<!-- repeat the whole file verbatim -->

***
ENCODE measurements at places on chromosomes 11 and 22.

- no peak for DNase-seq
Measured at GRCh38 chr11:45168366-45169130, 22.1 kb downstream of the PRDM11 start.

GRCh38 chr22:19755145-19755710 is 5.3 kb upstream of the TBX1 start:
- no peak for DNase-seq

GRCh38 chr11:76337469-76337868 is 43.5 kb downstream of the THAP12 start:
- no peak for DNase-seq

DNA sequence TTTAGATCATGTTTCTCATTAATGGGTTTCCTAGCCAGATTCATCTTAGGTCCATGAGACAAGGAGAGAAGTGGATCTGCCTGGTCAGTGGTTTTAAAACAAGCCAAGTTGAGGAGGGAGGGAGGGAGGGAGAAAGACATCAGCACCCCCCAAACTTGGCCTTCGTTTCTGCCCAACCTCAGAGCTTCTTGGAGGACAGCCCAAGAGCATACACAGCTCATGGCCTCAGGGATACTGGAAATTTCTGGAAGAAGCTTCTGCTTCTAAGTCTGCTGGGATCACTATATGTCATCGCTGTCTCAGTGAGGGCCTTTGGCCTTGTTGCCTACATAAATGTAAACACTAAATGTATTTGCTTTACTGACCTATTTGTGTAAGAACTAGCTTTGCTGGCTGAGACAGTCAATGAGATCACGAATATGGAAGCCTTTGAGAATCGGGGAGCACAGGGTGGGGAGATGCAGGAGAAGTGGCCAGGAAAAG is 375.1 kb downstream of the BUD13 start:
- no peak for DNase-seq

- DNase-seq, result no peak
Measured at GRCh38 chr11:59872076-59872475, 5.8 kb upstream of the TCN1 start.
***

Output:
ENCODE measurements at places on chromosomes 11 and 22.

- no peak for DNase-seq
Measured at GRCh38 chr11:45168366-45169130, 22.1 kb downstream of the PRDM11 start.

GRCh38 chr22:19755145-19755710 is 5.3 kb upstream of the TBX1 start:
- no peak for DNase-seq

GRCh38 chr11:76337469-76337868 is 43.5 kb downstream of the THAP12 start:
- no peak for DNase-seq

DNA sequence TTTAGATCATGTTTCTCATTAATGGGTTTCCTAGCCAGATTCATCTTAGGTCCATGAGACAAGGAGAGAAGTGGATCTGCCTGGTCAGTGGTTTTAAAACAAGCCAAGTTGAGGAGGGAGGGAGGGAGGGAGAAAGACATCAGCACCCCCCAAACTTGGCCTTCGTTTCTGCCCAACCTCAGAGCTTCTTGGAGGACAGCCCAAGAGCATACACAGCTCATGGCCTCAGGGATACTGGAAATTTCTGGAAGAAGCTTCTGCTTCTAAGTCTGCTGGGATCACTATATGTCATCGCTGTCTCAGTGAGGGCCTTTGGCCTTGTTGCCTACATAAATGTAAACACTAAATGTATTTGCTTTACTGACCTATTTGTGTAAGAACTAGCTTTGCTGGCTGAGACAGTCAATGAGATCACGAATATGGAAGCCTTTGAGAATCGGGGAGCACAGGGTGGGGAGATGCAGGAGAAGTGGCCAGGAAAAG is 375.1 kb downstream of the BUD13 start:
- no peak for DNase-seq

- DNase-seq, result no peak
Measured at GRCh38 chr11:59872076-59872475, 5.8 kb upstream of the TCN1 start.